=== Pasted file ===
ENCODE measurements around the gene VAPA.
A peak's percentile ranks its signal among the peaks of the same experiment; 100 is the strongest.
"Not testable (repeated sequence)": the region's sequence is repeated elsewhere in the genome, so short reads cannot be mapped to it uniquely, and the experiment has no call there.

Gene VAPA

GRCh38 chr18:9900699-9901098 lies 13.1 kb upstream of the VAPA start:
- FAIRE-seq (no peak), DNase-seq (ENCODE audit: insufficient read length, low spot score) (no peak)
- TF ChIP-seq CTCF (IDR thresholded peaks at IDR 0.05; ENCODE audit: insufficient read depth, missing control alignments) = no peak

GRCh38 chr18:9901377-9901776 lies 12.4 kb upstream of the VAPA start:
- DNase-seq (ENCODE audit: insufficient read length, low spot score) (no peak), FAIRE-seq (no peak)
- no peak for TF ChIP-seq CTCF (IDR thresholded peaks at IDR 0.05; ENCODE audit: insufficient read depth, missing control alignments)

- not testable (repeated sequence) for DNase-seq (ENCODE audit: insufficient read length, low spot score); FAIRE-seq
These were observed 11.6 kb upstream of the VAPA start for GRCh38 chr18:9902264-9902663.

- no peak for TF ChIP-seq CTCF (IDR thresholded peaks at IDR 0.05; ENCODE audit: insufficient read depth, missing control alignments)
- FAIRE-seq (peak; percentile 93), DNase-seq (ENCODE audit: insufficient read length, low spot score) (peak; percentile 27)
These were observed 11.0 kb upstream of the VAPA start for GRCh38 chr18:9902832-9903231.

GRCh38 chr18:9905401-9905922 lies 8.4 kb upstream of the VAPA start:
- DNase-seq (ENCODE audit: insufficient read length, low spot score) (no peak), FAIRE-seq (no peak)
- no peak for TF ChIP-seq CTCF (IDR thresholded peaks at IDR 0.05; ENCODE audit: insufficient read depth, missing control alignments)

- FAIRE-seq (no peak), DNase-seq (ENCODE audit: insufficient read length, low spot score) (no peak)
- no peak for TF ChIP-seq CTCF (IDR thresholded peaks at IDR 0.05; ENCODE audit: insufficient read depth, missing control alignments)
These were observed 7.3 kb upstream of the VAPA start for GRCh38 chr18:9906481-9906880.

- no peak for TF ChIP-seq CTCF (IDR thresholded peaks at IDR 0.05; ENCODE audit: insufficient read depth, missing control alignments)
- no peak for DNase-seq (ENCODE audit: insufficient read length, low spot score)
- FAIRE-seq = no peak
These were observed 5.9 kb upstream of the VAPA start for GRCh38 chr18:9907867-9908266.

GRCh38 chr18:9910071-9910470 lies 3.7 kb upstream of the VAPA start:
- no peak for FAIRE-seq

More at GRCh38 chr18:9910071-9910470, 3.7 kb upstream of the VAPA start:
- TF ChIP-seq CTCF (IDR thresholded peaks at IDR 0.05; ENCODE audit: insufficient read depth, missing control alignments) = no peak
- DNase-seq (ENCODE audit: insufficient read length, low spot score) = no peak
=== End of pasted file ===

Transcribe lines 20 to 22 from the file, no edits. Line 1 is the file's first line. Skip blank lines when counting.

- no peak for TF ChIP-seq CTCF (IDR thresholded peaks at IDR 0.05; ENCODE audit: insufficient read depth, missing control alignments)
These were observed 7.3 kb upstream of the VAPA start for GRCh38 chr18:9906481-9906880.

- no peak for TF ChIP-seq CTCF (IDR thresholded peaks at IDR 0.05; ENCODE audit: insufficient read depth, missing control alignments)